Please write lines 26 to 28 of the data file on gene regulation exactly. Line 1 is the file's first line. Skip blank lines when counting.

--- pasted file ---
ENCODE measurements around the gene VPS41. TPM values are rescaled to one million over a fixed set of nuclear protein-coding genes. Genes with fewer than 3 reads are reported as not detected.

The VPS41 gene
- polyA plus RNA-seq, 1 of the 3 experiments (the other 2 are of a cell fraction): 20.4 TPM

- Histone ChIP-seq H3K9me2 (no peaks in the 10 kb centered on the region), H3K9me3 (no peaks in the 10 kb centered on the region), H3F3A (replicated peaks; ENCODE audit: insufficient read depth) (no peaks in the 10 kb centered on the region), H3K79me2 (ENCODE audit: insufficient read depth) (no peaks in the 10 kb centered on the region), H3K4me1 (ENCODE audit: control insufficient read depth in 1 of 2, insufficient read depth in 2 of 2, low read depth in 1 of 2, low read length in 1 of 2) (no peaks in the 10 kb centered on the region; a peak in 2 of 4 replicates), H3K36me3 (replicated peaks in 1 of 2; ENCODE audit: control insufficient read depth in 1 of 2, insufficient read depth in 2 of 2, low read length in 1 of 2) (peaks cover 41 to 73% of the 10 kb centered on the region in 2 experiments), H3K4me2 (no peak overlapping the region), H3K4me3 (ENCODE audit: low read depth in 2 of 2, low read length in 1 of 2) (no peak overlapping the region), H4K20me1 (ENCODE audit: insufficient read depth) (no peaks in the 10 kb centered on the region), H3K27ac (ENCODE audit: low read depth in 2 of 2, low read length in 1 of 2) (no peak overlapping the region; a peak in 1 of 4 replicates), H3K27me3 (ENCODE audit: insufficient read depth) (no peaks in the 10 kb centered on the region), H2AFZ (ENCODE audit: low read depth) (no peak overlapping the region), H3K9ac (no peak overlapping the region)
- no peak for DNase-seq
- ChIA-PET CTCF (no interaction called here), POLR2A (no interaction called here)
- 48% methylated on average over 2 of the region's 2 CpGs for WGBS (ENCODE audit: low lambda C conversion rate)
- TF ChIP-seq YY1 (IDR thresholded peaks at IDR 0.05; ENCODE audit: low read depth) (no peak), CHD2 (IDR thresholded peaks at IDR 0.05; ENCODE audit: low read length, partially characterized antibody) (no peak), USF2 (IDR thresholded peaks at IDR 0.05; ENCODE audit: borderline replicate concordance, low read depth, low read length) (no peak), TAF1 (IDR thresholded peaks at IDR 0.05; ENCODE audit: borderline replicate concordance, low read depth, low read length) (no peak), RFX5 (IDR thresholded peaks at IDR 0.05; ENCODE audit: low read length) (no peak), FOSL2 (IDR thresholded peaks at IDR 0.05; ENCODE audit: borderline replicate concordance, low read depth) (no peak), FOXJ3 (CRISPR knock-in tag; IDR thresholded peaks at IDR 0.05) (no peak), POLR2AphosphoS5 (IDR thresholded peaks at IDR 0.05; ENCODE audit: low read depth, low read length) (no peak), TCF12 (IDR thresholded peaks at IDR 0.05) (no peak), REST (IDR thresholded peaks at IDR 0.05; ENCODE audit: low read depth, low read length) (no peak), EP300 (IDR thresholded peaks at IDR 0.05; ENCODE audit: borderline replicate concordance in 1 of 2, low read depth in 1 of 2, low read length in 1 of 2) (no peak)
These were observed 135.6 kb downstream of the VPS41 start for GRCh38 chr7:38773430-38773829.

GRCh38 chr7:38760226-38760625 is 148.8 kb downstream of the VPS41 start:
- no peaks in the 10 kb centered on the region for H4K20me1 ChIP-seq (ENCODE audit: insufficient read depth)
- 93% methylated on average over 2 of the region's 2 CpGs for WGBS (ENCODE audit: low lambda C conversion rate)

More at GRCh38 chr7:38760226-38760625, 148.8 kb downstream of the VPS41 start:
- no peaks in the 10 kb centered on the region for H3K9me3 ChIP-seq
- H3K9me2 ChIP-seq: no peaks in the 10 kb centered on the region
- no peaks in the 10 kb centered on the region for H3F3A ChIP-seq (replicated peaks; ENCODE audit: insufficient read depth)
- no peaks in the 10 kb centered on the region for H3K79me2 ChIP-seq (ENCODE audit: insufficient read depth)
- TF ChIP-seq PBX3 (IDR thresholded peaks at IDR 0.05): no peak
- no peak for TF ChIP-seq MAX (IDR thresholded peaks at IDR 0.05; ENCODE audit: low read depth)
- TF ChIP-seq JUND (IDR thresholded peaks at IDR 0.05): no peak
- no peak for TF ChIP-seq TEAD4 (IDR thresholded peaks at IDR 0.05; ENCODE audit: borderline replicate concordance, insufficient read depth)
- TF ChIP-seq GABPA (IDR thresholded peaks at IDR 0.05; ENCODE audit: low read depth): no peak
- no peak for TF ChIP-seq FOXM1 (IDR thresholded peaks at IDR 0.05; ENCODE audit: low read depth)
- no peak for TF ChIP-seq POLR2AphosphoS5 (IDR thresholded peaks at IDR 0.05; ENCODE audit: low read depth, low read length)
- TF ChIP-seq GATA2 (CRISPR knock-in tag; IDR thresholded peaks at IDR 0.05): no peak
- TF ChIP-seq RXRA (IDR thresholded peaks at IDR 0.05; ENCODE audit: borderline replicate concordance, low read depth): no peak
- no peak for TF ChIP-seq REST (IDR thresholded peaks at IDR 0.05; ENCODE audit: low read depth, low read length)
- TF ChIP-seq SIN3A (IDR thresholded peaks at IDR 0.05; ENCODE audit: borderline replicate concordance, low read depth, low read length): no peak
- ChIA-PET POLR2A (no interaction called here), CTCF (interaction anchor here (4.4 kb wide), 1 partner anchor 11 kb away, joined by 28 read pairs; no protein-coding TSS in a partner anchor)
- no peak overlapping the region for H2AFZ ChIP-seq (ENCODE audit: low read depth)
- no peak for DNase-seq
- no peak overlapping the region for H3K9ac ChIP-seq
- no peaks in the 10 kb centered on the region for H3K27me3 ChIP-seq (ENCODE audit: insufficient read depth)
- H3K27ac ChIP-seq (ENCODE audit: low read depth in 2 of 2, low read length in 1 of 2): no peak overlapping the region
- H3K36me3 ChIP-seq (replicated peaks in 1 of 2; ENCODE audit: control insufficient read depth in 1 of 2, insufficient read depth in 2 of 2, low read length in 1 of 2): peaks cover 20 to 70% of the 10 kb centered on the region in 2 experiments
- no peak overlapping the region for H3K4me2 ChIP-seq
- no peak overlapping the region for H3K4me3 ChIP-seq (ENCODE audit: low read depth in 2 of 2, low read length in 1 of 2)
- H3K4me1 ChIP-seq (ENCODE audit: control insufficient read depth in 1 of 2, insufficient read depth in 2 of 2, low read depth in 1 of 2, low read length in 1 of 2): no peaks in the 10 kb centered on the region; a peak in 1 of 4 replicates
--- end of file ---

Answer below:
- TF ChIP-seq RXRA (IDR thresholded peaks at IDR 0.05; ENCODE audit: borderline replicate concordance, low read depth): no peak
- no peak for TF ChIP-seq REST (IDR thresholded peaks at IDR 0.05; ENCODE audit: low read depth, low read length)
- TF ChIP-seq SIN3A (IDR thresholded peaks at IDR 0.05; ENCODE audit: borderline replicate concordance, low read depth, low read length): no peak